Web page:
Co-Chairman: Martin Long England English
Chief Executive: Phil Alexander England English
Manager: Dougie Freedman Scotland Scottish
Assistant Manager: Lennie Lawrence England English
First Team Coach: Tony Popovic Australia Australian
Reserve Team Manager: Curtis Fleming Republic of Ireland Irish
Goalkeeping Coach: Lee Turner England English
Fitness Coach: Scott Guyett Australia Australian
Chief Scout: Steve Kember England English
Doctor: Bill Jasper England English
Head Physiotherapist: Alex Manos Greece Greek
Physiotherapist: John Stannard England English
Performance Analyst: Ben Stevens England English
Kit Man: Brian Rogers England English
Academy Manager/Under 18 Coach: Gary Issott England English
Assistant Academy Manager: David Muir England English
Academy Physiotherapist: Vacant
Development Centre Head Coach: Bob Wallis England English
Communications Manager: Terry Byfield England English
Designer: Robert Deacon England English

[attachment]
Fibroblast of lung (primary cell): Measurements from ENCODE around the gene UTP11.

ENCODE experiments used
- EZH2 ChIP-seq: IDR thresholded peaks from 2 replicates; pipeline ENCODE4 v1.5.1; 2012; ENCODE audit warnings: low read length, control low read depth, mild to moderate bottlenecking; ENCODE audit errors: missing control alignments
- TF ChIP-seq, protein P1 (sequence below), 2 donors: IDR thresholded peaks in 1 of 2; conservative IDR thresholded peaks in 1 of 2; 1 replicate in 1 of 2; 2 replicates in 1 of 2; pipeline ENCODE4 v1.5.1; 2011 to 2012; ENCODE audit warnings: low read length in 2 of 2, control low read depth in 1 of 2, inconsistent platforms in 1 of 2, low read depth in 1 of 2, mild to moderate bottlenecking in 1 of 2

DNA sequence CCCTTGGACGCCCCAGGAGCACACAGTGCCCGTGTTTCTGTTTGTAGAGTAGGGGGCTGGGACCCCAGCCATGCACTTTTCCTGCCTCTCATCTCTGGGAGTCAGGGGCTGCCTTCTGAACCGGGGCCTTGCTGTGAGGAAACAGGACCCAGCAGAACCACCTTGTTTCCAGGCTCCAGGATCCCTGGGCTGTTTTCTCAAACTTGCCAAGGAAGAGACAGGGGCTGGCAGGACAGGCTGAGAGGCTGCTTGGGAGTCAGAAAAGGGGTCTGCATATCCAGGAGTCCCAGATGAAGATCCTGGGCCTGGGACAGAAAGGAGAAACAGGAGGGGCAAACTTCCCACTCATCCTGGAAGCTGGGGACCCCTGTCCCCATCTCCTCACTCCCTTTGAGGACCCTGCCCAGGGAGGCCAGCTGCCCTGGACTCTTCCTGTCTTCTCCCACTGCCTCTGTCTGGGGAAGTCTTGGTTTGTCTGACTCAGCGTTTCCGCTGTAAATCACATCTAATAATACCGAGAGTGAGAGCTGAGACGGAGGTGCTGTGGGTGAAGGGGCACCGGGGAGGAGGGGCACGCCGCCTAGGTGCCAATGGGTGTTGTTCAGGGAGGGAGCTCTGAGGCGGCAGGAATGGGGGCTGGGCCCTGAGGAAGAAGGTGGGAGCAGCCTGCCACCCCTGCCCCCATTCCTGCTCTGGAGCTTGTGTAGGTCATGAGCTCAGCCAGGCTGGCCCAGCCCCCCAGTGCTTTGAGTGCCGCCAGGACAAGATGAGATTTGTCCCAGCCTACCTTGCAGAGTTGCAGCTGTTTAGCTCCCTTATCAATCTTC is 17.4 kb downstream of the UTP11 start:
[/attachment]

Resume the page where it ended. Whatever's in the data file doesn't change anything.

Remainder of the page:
Notable former managers

The following managers have all at least one honour when in charge of Crystal Palace:

Name Nationality Period Played Win Draw Lose Win ratio Honours
From To
Edmund Goodman  England 1907 1925 &10000000000000613000000613 &10000000000000242000000242 &10000000000000166000000166 &10000000000000205000000205 &1000000000000003947999939.48 Football League Third Division South champions
Fred Mavin  England 1927 1930 &10000000000000132000000132 &1000000000000006300000063 &1000000000000003300000033 &1000000000000003600000036 &1000000000000004772999947.73 Football League Third Division South runners-up
Jack Tresadern  England 1930 1935 &10000000000000213000000213 &1000000000000009800000098 &1000000000000004400000044 &1000000000000007100000071 &1000000000000004600999946.01 Football League Third Division South runners-up
Tom Bromilow  England 1935 1938 &10000000000000162000000162 &1000000000000007100000071 &1000000000000004000000040 &1000000000000005100000051 &1000000000000004382999943.83 Football League Third Division South runners-up
Arthur Rowe  England 1960 1962 &10000000000000132000000132 &1000000000000005200000052 &1000000000000003200000032 &1000000000000004800000048 &1000000000000003939000039.39 Football League Fourth Division runners-up
1966 1966 &100000000000000070000007 &100000000000000020000002 &100000000000000020000002 &100000000000000030000003 &1000000000000002857000028.57
Dick Graham  England 1963 1964 &10000000000000150000000150 &1000000000000006800000068 &1000000000000004100000041 &1000000000000004100000041 &1000000000000004532999945.33 Football League Third Division runners-up